When Jack was discharged in 1953, he came back to work at Stellite and he worked afternoons, while Mary worked days. He still had a crush on Mary and was working up the courage to ask her out, but she beat him to it.
“I had always kinda liked her, but I just never got around to doing what I should’ve done,” Jack said.
Mary took the initiative and asked Jack on a date first. She called him at work and asked if she could pick him up when his shift was over. He said yes.
“I figured that would be the only way I could get a date,” Mary laughed. “Sometimes, women have to take over.”
“She’s been taking over for 60 years,” Jack laughed.
Once Mary picked him up after work, it was like Jack’s shyness never existed. He was very talkative on their first date, which was to a high school all-star basketball game at Butler. He was even more impressed with Mary the more he got to know her.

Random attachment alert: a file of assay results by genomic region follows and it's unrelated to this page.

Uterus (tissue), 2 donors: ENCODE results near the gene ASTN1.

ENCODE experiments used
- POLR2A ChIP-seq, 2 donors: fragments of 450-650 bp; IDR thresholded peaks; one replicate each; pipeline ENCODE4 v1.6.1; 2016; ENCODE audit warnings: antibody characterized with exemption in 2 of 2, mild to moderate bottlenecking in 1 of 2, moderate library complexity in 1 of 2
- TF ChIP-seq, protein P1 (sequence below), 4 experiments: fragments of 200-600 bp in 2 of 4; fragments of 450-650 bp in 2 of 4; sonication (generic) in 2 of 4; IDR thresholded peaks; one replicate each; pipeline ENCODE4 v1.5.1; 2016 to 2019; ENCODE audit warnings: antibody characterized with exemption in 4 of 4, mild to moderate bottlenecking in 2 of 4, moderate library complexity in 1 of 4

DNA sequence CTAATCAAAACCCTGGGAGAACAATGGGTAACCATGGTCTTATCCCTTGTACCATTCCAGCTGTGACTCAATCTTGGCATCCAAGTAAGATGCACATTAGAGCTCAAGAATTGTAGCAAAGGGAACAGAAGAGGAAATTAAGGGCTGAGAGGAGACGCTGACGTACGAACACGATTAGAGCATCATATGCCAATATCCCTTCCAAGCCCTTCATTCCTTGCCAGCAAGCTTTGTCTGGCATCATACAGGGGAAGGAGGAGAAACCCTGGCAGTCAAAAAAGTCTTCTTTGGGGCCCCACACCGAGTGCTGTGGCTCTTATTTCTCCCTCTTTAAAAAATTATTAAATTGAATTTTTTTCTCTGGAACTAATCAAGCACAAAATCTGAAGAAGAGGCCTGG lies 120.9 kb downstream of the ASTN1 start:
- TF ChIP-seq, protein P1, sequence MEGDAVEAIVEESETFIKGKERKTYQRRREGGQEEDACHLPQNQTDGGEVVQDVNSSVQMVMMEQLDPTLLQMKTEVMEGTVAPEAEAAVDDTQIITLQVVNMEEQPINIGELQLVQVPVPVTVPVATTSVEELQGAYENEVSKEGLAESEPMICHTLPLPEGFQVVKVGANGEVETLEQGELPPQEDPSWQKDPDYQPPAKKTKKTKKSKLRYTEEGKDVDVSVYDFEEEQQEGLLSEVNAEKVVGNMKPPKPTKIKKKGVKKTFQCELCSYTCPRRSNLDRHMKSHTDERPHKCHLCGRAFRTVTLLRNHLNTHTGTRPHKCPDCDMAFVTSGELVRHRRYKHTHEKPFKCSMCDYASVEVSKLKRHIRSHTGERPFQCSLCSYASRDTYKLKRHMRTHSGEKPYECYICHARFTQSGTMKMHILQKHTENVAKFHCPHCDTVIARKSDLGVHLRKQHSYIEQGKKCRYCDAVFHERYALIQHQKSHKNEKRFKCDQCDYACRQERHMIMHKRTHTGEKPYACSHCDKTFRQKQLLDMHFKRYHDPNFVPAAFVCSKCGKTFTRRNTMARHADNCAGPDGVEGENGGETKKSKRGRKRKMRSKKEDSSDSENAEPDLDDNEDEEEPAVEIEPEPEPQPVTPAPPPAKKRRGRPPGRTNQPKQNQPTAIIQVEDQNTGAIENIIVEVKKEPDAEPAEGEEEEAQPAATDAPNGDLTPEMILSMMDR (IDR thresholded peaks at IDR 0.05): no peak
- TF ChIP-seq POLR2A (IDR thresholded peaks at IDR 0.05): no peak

“She was just a good-looking lady to me,” he said of Mary. “She even had a new car to drive.”
From then on, they kept going together. They’d play cards with friends, go to movies and attend ball games together.
Jack was unlike any other guy Mary had dated. She had been engaged twice before but broke it off because she didn’t want to be with them.
“I went out with so many and most of them were horse’s butts,” Mary said. “But Jack wasn’t that way. He treated me like I really wanted to be treated.”
“She probably thought I was her last chance,” Jack joked.
The two dated for about a year, and they both knew they wanted to get married. The two were wed at Reverend Newsome’s home, who was the minister of First Baptist in Kokomo at the time, on April 30, 1954, when Jack was 24 and Mary was 25. They went to Florida for their honeymoon.